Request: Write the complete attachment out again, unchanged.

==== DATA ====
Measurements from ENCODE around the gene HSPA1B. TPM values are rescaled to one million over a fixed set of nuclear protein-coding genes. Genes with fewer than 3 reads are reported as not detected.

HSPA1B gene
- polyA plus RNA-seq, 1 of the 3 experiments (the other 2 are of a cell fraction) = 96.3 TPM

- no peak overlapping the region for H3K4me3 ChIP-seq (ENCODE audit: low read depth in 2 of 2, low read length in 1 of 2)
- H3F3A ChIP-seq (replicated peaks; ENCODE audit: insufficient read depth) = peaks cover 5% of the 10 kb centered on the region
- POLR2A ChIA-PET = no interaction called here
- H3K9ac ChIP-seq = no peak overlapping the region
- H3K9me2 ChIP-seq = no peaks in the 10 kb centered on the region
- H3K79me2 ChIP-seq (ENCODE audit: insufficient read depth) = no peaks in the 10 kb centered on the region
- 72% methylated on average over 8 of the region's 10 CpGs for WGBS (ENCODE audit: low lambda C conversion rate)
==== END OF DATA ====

Measurements from ENCODE around the gene HSPA1B. TPM values are rescaled to one million over a fixed set of nuclear protein-coding genes. Genes with fewer than 3 reads are reported as not detected.

HSPA1B gene
- polyA plus RNA-seq, 1 of the 3 experiments (the other 2 are of a cell fraction) = 96.3 TPM

- no peak overlapping the region for H3K4me3 ChIP-seq (ENCODE audit: low read depth in 2 of 2, low read length in 1 of 2)
- H3F3A ChIP-seq (replicated peaks; ENCODE audit: insufficient read depth) = peaks cover 5% of the 10 kb centered on the region
- POLR2A ChIA-PET = no interaction called here
- H3K9ac ChIP-seq = no peak overlapping the region
- H3K9me2 ChIP-seq = no peaks in the 10 kb centered on the region
- H3K79me2 ChIP-seq (ENCODE audit: insufficient read depth) = no peaks in the 10 kb centered on the region
- 72% methylated on average over 8 of the region's 10 CpGs for WGBS (ENCODE audit: low lambda C conversion rate)